Master's Student Chosen for Prestigious Policy Fellowship

Alfredo Mireles

The passion and intellect Alfredo Mireles, a master’s student in the UCSF School of Nursing, brings to his work as a psychiatric nurse at San Francisco General Hospital (SFGH) are a natural fit for policy work.

That’s what the selection committee for the Jesse M. Unruh Assembly Fellowship Program believed when they chose Mireles out of some 1,200 applicants for a fellowship with the California state government this year. He was one of only 64 chosen.

To complete the fellowship, Mireles will take a leave of absence after completing his first year in the master’s program in health policy at the UCSF School of Nursing.

The prestigious, 11-month fellowship begins with six weeks of classroom training, after which fellows are matched with a legislator for full-time work as a legislative staff member. “My hope is to work with a member of the Assembly Health Committee, but we’ll have to see the dynamics when I get there,” says Mireles.

Mireles received his undergraduate degree from UC Berkeley, and planned to work in international development. Believing one good way to work in the developing world was as a health care worker, he became a registered nurse through an accelerated program at Johns Hopkins University.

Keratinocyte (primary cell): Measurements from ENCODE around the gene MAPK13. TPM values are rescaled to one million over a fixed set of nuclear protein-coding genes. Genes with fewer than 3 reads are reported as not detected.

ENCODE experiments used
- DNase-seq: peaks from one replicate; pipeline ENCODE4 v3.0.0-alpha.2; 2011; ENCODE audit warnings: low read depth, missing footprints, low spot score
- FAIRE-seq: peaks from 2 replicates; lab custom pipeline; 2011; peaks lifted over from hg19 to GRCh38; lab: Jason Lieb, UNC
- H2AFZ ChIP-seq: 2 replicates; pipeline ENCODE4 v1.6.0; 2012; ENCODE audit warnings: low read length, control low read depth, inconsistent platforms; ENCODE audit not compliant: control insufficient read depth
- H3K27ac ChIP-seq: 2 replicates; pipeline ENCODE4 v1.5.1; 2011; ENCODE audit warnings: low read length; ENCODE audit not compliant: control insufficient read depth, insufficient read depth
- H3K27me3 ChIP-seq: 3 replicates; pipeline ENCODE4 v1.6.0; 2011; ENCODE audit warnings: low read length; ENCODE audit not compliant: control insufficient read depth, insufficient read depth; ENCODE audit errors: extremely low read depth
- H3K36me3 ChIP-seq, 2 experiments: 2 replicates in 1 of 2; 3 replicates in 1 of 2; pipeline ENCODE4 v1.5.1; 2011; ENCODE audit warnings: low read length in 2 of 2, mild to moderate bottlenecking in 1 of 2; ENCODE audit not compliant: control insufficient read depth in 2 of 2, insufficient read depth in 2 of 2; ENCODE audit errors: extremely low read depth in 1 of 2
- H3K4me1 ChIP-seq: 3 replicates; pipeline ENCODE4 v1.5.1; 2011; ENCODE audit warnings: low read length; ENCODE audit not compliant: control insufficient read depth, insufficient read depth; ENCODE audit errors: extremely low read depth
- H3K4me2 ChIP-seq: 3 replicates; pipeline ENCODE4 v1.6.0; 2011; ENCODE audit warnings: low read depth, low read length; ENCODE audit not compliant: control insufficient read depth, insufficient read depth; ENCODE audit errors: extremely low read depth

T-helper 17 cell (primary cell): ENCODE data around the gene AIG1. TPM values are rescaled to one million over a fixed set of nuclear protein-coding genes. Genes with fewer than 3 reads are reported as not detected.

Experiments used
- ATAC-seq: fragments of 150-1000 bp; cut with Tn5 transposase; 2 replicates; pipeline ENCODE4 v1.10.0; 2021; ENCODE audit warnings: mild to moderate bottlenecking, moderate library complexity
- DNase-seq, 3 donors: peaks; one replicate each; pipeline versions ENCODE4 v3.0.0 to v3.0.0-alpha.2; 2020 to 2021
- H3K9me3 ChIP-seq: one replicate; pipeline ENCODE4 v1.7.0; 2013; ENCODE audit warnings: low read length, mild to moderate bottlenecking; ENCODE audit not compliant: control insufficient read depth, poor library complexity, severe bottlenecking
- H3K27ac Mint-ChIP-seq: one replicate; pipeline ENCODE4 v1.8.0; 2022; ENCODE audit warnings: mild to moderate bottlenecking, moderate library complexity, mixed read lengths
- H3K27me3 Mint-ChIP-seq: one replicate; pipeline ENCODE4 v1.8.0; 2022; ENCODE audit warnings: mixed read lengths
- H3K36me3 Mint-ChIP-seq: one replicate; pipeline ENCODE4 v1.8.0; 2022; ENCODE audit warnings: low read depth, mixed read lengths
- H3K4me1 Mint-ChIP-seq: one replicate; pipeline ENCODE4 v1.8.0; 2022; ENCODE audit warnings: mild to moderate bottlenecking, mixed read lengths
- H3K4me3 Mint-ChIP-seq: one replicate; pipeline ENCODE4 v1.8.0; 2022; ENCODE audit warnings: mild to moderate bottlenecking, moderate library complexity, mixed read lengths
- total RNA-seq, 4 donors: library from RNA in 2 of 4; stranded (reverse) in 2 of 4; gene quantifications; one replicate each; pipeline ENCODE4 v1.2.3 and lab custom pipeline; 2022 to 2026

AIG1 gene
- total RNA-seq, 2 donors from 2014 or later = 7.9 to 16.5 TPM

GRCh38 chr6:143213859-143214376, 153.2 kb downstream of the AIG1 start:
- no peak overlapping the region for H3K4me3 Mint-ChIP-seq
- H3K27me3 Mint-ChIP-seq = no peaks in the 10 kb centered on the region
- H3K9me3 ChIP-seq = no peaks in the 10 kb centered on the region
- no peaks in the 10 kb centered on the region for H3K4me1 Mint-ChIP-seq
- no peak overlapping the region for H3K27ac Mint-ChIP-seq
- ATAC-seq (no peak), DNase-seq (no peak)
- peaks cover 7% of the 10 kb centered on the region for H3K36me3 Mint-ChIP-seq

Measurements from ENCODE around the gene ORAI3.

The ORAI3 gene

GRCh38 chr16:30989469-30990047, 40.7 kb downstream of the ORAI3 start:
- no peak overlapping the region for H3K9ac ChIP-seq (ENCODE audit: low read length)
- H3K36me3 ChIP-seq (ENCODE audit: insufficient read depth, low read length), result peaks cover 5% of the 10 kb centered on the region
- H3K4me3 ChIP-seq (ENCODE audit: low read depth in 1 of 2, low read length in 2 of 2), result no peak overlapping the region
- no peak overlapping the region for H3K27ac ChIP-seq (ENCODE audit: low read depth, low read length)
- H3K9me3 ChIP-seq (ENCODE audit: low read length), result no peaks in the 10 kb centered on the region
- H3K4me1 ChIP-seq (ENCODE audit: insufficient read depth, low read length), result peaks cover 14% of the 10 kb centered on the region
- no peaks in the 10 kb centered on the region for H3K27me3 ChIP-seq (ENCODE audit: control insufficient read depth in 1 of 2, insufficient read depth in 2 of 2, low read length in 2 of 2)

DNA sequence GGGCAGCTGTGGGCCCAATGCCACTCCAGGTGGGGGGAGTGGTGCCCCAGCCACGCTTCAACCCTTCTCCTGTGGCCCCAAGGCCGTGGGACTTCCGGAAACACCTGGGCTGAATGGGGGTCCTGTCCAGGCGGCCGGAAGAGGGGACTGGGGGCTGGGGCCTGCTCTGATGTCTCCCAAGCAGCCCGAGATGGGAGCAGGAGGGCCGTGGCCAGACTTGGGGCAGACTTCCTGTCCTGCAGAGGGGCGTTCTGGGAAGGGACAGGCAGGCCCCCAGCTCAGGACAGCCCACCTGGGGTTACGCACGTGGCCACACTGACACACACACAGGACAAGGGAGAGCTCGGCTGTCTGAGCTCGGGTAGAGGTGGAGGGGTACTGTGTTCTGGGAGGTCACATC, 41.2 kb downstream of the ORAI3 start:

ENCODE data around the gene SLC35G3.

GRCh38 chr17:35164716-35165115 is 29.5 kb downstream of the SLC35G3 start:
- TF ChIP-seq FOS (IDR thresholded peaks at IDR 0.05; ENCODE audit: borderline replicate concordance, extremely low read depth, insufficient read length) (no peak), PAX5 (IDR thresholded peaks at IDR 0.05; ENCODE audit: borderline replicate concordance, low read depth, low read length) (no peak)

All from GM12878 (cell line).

But after returning to the West Coast to work at the UCSF-affiliated SFGH, Mireles had an epiphany. “A lot of the needs in the developing world are present in my own community as well,” he says.

His work at SFGH made him acutely aware of those needs. “Inpatient psychiatry serves one of the most vulnerable populations,” he says. “These patients can’t advocate for themselves.”

Mireles dove into advocacy, including working assiduously on last year’s successful campaign for Proposition A, the San Francisco bond issue that will fund the rebuilding of SFGH, the city and county’s safety net hospital.

“I had great experiences with local civic groups and going door to door,” he says. “When you knock on someone’s door and preface your political advocacy with ‘I’m a nurse,’ people are more likely to listen. It’s a really effective tool.”

The Assembly Fellowship is not Mireles’ first foray in the fellowship world. Last spring, he completed a three-day Nurse in Washington Internship that equips nurses with the ability to advocate on Capitol Hill. And shortly after the school year ended, he was a Paul Ambrose Scholar in a multidisciplinary program in Washington designed to create the next generation of public health leaders.

“I think my applications have been significantly strengthened by being a UCSF student,” says Mireles. “UCSF is a universally respected institution, and it has definitely given my applications extra consideration.”

Photo by Elisabeth Fall/

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UCSF School of Nursing